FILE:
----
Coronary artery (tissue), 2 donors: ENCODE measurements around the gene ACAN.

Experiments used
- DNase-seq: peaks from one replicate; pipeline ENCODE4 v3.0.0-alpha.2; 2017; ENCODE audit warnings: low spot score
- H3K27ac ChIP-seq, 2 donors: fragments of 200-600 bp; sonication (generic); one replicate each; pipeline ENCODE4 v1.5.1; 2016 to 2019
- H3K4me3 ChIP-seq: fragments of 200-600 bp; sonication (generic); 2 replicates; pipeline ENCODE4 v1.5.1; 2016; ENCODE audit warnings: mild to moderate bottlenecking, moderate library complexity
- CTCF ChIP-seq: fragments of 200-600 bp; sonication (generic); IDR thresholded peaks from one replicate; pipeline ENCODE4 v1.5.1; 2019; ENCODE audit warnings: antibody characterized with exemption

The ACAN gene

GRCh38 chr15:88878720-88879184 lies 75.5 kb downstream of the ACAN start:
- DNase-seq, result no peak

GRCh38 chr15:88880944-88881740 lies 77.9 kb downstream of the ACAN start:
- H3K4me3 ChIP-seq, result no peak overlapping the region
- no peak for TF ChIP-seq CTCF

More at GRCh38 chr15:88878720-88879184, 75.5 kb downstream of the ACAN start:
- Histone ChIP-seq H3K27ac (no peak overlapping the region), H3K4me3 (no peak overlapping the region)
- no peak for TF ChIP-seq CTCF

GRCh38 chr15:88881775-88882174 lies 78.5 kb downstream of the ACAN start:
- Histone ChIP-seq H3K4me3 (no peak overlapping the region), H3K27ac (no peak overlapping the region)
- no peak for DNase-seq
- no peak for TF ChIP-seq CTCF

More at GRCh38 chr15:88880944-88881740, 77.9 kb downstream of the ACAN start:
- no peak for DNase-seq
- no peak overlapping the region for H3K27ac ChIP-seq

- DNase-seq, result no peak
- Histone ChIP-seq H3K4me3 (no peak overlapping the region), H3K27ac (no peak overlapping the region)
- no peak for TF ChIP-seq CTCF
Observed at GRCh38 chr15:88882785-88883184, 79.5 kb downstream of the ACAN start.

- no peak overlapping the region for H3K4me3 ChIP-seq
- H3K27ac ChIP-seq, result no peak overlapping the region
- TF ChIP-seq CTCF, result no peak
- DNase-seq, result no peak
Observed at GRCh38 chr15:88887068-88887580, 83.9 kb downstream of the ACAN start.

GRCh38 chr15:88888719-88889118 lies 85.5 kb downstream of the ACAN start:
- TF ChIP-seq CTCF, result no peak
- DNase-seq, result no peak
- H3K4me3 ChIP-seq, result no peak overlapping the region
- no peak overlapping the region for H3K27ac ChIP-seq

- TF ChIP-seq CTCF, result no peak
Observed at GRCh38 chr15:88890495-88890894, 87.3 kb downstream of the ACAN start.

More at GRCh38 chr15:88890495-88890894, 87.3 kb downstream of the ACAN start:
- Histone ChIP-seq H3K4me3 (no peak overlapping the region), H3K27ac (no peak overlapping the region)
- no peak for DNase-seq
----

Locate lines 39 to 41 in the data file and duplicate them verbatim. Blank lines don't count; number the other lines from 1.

More at GRCh38 chr15:88890495-88890894, 87.3 kb downstream of the ACAN start:
- Histone ChIP-seq H3K4me3 (no peak overlapping the region), H3K27ac (no peak overlapping the region)
- no peak for DNase-seq